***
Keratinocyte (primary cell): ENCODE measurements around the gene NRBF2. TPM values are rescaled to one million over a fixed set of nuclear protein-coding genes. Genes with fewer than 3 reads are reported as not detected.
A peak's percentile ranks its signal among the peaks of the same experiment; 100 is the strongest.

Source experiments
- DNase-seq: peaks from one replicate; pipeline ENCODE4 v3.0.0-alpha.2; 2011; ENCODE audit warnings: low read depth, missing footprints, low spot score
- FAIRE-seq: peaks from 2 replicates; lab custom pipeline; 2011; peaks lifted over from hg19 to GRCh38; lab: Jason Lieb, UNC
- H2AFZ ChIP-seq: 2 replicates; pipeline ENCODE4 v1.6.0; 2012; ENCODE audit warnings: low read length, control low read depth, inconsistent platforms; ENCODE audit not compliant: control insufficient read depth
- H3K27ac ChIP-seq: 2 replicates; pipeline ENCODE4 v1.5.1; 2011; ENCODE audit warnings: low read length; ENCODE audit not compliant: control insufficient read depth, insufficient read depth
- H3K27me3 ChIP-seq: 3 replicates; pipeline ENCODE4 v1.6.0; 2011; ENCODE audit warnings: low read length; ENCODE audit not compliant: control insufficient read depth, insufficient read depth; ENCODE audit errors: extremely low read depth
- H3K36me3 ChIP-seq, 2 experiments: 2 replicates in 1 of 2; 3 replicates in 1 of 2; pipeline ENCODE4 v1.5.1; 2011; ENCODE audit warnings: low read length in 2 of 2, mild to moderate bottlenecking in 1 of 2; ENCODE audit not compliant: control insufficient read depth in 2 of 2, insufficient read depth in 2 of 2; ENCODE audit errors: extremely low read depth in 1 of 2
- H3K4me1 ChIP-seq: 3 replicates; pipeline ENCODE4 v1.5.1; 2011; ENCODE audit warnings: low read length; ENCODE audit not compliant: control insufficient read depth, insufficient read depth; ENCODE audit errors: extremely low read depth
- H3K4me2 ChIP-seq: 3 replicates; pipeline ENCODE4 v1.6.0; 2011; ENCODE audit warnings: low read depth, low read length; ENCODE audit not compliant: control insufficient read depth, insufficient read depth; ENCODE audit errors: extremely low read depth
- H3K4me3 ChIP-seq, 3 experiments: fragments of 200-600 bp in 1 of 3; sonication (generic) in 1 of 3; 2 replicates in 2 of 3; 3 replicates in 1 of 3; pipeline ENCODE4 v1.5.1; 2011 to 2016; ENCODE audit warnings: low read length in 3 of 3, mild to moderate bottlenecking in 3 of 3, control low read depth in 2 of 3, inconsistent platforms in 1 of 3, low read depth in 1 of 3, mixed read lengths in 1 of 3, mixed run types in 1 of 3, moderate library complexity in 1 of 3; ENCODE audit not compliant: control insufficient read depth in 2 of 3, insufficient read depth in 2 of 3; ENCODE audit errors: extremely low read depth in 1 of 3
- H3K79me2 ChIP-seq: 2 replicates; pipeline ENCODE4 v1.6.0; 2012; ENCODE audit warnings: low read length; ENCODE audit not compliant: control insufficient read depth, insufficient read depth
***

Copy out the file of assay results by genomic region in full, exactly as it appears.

Keratinocyte (primary cell): ENCODE measurements around the gene NRBF2. TPM values are rescaled to one million over a fixed set of nuclear protein-coding genes. Genes with fewer than 3 reads are reported as not detected.
A peak's percentile ranks its signal among the peaks of the same experiment; 100 is the strongest.

Source experiments
- DNase-seq: peaks from one replicate; pipeline ENCODE4 v3.0.0-alpha.2; 2011; ENCODE audit warnings: low read depth, missing footprints, low spot score
- FAIRE-seq: peaks from 2 replicates; lab custom pipeline; 2011; peaks lifted over from hg19 to GRCh38; lab: Jason Lieb, UNC
- H2AFZ ChIP-seq: 2 replicates; pipeline ENCODE4 v1.6.0; 2012; ENCODE audit warnings: low read length, control low read depth, inconsistent platforms; ENCODE audit not compliant: control insufficient read depth
- H3K27ac ChIP-seq: 2 replicates; pipeline ENCODE4 v1.5.1; 2011; ENCODE audit warnings: low read length; ENCODE audit not compliant: control insufficient read depth, insufficient read depth
- H3K27me3 ChIP-seq: 3 replicates; pipeline ENCODE4 v1.6.0; 2011; ENCODE audit warnings: low read length; ENCODE audit not compliant: control insufficient read depth, insufficient read depth; ENCODE audit errors: extremely low read depth
- H3K36me3 ChIP-seq, 2 experiments: 2 replicates in 1 of 2; 3 replicates in 1 of 2; pipeline ENCODE4 v1.5.1; 2011; ENCODE audit warnings: low read length in 2 of 2, mild to moderate bottlenecking in 1 of 2; ENCODE audit not compliant: control insufficient read depth in 2 of 2, insufficient read depth in 2 of 2; ENCODE audit errors: extremely low read depth in 1 of 2
- H3K4me1 ChIP-seq: 3 replicates; pipeline ENCODE4 v1.5.1; 2011; ENCODE audit warnings: low read length; ENCODE audit not compliant: control insufficient read depth, insufficient read depth; ENCODE audit errors: extremely low read depth
- H3K4me2 ChIP-seq: 3 replicates; pipeline ENCODE4 v1.6.0; 2011; ENCODE audit warnings: low read depth, low read length; ENCODE audit not compliant: control insufficient read depth, insufficient read depth; ENCODE audit errors: extremely low read depth
- H3K4me3 ChIP-seq, 3 experiments: fragments of 200-600 bp in 1 of 3; sonication (generic) in 1 of 3; 2 replicates in 2 of 3; 3 replicates in 1 of 3; pipeline ENCODE4 v1.5.1; 2011 to 2016; ENCODE audit warnings: low read length in 3 of 3, mild to moderate bottlenecking in 3 of 3, control low read depth in 2 of 3, inconsistent platforms in 1 of 3, low read depth in 1 of 3, mixed read lengths in 1 of 3, mixed run types in 1 of 3, moderate library complexity in 1 of 3; ENCODE audit not compliant: control insufficient read depth in 2 of 3, insufficient read depth in 2 of 3; ENCODE audit errors: extremely low read depth in 1 of 3
- H3K79me2 ChIP-seq: 2 replicates; pipeline ENCODE4 v1.6.0; 2012; ENCODE audit warnings: low read length; ENCODE audit not compliant: control insufficient read depth, insufficient read depth